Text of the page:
Helpful Ideas for Unconventional Recess Environments

No two playgrounds are alike.

Even the ideal outdoor setup is subject to factors like weather that can require a Plan B. While small areas create crowding, very large spaces can be challenging to manage.

If you need to hold recess indoors for any reason or have a particularly large or small space to work with, it’s smart to plan ahead. Here are some factors to consider for different sized groups and play areas:

Smaller Areas

Be mindful of the type of equipment used. Modify equipment for group games to avoid balls bouncing over walls or out of intended play area—or plan games that don’t require equipment.

Larger Areas

Strategize a layout that works for both kids and adults. On very large playgrounds, prevent blind spots and student disengagement by rotating the opening of peripheral play spaces to certain recess periods or days. For example, the far blacktop is open at morning recess, and the far grassy area is open at lunch recess.

For either situation, adjust adult supervision placement to maximize engagement and safety.

What to play in unconventional spaces?

There are a number of challenging and entertaining games kids can play in small spaces or during indoor recess with just paper and a few colored pens. Tic Tac Toe is a classic example.

These games are great for students who do not want to participate in the more physically active games as well. Here are three games to try at your next unconventional or indoor recess:

Dots and Boxes

To play Dots, you need paper and at least two colored pens/pencils. Start by drawing dots in a square pattern. Begin with 6×6 and challenge your kids to go up to 30×30 or more. Players (2 or more) take turns using their colored pen/pencil to draw line segments between dots. When a player forms a square with their line, they put their initial in that square and continue playing. The game continues until all the lines between the dots have been drawn.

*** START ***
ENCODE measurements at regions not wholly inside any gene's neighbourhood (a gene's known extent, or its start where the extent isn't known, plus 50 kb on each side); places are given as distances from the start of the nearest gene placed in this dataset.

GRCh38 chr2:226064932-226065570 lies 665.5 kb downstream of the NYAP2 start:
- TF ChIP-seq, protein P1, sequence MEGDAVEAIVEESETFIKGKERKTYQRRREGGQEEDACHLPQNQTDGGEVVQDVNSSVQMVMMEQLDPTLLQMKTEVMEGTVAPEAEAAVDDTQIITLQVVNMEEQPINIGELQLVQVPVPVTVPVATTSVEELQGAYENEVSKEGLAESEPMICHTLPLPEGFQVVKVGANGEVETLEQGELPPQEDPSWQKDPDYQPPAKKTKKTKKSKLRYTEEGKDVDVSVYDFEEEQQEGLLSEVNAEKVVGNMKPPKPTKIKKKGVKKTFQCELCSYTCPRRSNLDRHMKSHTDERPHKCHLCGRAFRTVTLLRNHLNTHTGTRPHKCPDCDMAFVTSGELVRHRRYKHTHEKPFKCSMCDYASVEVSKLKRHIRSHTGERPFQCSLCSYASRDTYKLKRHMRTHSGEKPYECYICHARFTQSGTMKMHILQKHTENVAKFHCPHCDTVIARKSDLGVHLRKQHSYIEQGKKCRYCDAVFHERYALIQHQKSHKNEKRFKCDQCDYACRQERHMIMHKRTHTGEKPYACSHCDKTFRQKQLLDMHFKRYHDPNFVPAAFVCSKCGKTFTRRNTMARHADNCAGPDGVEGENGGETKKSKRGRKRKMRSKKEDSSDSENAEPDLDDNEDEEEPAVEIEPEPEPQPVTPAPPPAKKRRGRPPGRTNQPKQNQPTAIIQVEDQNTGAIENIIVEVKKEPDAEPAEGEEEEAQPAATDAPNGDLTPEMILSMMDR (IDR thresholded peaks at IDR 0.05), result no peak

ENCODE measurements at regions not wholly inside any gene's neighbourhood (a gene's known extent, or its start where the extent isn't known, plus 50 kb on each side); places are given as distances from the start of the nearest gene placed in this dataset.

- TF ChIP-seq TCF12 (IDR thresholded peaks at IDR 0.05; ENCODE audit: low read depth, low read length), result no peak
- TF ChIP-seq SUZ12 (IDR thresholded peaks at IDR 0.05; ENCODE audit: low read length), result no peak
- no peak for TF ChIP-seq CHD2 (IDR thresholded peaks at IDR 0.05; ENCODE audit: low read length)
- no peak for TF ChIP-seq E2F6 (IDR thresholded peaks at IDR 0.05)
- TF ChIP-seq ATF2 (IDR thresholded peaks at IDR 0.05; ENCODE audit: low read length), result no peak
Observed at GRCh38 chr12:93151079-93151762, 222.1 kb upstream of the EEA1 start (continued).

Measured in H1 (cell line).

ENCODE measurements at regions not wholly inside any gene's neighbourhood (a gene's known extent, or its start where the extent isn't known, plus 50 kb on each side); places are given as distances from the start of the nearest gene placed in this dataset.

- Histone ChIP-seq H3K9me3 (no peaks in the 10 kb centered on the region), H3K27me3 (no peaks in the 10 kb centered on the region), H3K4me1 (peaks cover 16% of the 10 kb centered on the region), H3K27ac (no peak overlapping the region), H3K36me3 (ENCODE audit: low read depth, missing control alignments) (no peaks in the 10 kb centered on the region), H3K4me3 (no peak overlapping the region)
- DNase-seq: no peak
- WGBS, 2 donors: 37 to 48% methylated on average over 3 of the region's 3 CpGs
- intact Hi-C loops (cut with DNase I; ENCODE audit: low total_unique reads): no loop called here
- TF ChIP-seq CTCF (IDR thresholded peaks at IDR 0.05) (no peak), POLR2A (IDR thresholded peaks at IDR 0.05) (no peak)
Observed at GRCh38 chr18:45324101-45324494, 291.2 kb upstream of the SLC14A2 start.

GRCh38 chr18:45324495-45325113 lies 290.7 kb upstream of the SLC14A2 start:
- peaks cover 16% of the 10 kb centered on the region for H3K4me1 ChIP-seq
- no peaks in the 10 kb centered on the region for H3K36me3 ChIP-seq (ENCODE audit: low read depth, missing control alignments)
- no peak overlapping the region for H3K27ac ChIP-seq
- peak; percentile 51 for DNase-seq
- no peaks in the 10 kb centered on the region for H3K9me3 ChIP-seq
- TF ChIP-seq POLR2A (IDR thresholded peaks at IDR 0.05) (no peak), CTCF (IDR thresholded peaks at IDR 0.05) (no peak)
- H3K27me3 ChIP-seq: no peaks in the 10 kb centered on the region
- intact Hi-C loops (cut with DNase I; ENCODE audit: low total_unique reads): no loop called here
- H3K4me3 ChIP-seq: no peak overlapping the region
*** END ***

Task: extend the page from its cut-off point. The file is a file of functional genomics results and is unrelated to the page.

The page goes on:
Players secretly write down common phrases on pieces of paper and fold them up. The first chosen artist randomly picks a phrase to draw while the others guess the phrase without talking or drawing letters or symbols. Once guessed correctly, a new artist is picked. Variation: instead of common phrases, write books, characters/celebrities, or films.

Look Up, Look Down

Begin with two circles of players. Chose one person in each circle to be the caller who starts by saying, “Look down!” Everyone looks down at their feet. When the caller says “Look up!” everyone looks up directly at someone else in that circle. If two people are looking at each other, they both go to the other circle. If caller leaves the circle, a new caller is chosen.

Bob the Bunny

Introduce the students to “Bob the Bunny,” a small object, ball, or stuffed bunny. Standing in a circle, students place their hands behind their backs. Choose one student to be in the middle, and ask them to close their eyes. The group begins chanting in rhythm, “Bob the bunny, Bob, Bob, the bunny!” while passing the bunny around the circle, keeping the bunny behind them.

Once the bunny is in motion, the student in the middle opens their eyes and gets three guesses as to who is holding the bunny. Variations: Play with multiple bunnies, ask students to change the name of the character, or incorporate the school/local sports team mascot.

What to try this week

  • Ask your colleagues about challenges they have during indoor recess and brainstorm solutions together, like playground mapping or trying out new games.
  • Come up with an indoor recess plan for inclement weather.
  • Test out a few pen and paper games with kid during your regular recess, especially if you see kids hanging back or not participating in larger group games.
  • Check out this fun site for more games to play indoors.

This program has contributed to a decrease in playground incidents. It provides organized play and teaches positive social skills (which is what we need as we move forward with changing student/school climate).

Eliseo C. Felix, Elementary, AZ